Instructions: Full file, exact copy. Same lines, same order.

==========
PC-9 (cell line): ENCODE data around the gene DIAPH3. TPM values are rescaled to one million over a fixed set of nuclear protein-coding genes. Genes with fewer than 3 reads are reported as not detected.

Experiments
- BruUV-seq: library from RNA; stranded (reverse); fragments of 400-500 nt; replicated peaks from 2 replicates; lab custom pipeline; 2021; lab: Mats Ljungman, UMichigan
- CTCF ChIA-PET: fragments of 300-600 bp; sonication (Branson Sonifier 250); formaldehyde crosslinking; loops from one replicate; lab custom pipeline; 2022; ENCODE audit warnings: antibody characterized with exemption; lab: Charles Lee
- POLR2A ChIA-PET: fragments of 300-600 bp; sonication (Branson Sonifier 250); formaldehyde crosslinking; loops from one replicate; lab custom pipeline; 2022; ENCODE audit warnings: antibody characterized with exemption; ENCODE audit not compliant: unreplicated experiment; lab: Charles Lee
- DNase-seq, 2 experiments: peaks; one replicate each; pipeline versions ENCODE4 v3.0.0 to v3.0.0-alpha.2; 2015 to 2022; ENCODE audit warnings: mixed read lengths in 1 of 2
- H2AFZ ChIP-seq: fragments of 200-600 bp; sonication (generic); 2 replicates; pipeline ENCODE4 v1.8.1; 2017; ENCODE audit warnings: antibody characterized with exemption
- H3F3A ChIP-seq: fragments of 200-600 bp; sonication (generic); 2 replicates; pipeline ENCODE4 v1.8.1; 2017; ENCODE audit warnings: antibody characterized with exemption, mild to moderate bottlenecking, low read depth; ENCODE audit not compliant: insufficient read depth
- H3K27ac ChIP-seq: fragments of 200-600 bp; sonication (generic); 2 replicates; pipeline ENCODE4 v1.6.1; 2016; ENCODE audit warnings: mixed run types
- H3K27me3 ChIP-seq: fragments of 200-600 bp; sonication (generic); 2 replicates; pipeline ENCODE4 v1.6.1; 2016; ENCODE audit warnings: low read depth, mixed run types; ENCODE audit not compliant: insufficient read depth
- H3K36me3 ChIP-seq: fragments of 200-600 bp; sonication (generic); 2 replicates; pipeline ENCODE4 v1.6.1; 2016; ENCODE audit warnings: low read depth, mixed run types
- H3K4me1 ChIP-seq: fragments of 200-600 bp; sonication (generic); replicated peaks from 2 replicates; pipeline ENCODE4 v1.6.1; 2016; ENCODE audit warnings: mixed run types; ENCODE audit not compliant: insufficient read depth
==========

PC-9 (cell line): ENCODE data around the gene DIAPH3. TPM values are rescaled to one million over a fixed set of nuclear protein-coding genes. Genes with fewer than 3 reads are reported as not detected.

Experiments
- BruUV-seq: library from RNA; stranded (reverse); fragments of 400-500 nt; replicated peaks from 2 replicates; lab custom pipeline; 2021; lab: Mats Ljungman, UMichigan
- CTCF ChIA-PET: fragments of 300-600 bp; sonication (Branson Sonifier 250); formaldehyde crosslinking; loops from one replicate; lab custom pipeline; 2022; ENCODE audit warnings: antibody characterized with exemption; lab: Charles Lee
- POLR2A ChIA-PET: fragments of 300-600 bp; sonication (Branson Sonifier 250); formaldehyde crosslinking; loops from one replicate; lab custom pipeline; 2022; ENCODE audit warnings: antibody characterized with exemption; ENCODE audit not compliant: unreplicated experiment; lab: Charles Lee
- DNase-seq, 2 experiments: peaks; one replicate each; pipeline versions ENCODE4 v3.0.0 to v3.0.0-alpha.2; 2015 to 2022; ENCODE audit warnings: mixed read lengths in 1 of 2
- H2AFZ ChIP-seq: fragments of 200-600 bp; sonication (generic); 2 replicates; pipeline ENCODE4 v1.8.1; 2017; ENCODE audit warnings: antibody characterized with exemption
- H3F3A ChIP-seq: fragments of 200-600 bp; sonication (generic); 2 replicates; pipeline ENCODE4 v1.8.1; 2017; ENCODE audit warnings: antibody characterized with exemption, mild to moderate bottlenecking, low read depth; ENCODE audit not compliant: insufficient read depth
- H3K27ac ChIP-seq: fragments of 200-600 bp; sonication (generic); 2 replicates; pipeline ENCODE4 v1.6.1; 2016; ENCODE audit warnings: mixed run types
- H3K27me3 ChIP-seq: fragments of 200-600 bp; sonication (generic); 2 replicates; pipeline ENCODE4 v1.6.1; 2016; ENCODE audit warnings: low read depth, mixed run types; ENCODE audit not compliant: insufficient read depth
- H3K36me3 ChIP-seq: fragments of 200-600 bp; sonication (generic); 2 replicates; pipeline ENCODE4 v1.6.1; 2016; ENCODE audit warnings: low read depth, mixed run types
- H3K4me1 ChIP-seq: fragments of 200-600 bp; sonication (generic); replicated peaks from 2 replicates; pipeline ENCODE4 v1.6.1; 2016; ENCODE audit warnings: mixed run types; ENCODE audit not compliant: insufficient read depth